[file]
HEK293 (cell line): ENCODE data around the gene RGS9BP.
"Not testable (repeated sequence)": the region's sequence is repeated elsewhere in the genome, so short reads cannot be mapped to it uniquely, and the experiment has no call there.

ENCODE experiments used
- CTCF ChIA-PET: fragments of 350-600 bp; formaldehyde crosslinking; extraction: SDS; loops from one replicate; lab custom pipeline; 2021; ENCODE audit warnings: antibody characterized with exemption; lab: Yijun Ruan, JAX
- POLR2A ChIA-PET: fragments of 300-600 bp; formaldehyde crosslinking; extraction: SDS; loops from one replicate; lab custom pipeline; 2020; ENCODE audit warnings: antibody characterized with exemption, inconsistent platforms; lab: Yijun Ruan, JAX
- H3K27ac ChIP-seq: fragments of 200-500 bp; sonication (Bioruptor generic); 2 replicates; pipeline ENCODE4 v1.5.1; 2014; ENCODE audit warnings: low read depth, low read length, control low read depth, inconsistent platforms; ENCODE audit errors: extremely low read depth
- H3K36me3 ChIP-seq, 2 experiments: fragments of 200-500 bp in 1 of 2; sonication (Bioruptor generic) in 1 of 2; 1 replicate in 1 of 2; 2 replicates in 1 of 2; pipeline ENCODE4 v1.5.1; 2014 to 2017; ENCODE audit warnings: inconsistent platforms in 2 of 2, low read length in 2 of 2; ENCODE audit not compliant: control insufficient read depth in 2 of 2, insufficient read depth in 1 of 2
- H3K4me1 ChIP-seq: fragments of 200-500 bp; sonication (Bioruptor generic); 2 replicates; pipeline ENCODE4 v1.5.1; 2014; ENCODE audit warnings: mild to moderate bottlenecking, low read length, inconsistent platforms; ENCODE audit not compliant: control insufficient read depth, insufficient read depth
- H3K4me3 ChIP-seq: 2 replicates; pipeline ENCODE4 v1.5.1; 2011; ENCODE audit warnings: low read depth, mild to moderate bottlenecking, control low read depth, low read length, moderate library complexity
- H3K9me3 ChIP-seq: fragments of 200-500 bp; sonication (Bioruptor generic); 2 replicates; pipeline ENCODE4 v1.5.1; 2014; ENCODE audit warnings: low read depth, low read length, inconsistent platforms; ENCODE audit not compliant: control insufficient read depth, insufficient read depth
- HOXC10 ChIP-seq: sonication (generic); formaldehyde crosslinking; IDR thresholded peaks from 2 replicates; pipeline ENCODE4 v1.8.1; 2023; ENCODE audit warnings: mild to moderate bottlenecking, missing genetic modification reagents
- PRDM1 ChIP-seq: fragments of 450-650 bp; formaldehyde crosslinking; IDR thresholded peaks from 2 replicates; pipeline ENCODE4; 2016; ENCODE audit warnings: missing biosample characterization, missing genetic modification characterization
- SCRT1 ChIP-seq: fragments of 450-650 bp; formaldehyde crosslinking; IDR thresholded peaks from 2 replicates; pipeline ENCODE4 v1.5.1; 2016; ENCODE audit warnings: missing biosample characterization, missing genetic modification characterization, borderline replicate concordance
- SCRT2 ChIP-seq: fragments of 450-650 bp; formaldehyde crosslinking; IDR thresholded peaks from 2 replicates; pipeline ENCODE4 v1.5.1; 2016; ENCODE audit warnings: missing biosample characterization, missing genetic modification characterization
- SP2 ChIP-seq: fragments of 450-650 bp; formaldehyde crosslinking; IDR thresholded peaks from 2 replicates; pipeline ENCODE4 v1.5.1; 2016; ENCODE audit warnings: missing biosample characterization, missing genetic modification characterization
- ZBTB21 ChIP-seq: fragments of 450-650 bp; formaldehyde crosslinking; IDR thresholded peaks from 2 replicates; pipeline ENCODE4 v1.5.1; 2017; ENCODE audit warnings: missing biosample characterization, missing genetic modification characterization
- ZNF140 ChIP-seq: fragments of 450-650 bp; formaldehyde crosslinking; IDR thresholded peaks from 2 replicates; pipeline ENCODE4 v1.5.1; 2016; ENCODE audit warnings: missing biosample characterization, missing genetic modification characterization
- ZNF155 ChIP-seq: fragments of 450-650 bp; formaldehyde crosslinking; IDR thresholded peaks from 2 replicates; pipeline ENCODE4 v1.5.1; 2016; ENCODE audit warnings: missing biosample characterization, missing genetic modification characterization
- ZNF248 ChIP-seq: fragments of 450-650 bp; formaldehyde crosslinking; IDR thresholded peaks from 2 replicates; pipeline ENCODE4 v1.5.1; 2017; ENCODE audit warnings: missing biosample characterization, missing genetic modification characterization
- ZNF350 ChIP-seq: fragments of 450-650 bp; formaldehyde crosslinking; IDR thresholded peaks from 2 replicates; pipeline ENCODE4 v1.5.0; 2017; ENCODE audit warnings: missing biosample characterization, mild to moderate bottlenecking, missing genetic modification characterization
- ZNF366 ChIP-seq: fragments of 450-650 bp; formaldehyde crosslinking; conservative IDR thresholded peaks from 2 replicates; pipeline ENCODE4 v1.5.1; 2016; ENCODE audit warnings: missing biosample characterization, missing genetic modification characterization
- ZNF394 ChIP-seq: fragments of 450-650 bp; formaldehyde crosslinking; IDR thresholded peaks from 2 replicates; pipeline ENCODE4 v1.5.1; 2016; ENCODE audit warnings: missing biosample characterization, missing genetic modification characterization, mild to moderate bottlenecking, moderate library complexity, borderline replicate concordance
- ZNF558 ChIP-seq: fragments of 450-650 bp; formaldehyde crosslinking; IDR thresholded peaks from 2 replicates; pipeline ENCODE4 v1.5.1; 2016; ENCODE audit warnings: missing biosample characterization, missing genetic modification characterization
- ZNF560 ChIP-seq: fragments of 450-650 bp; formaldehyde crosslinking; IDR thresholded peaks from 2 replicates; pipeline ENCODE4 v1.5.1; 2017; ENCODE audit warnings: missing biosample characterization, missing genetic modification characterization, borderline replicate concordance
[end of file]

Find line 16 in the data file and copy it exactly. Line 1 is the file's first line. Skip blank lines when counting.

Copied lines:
- ZBTB21 ChIP-seq: fragments of 450-650 bp; formaldehyde crosslinking; IDR thresholded peaks from 2 replicates; pipeline ENCODE4 v1.5.1; 2017; ENCODE audit warnings: missing biosample characterization, missing genetic modification characterization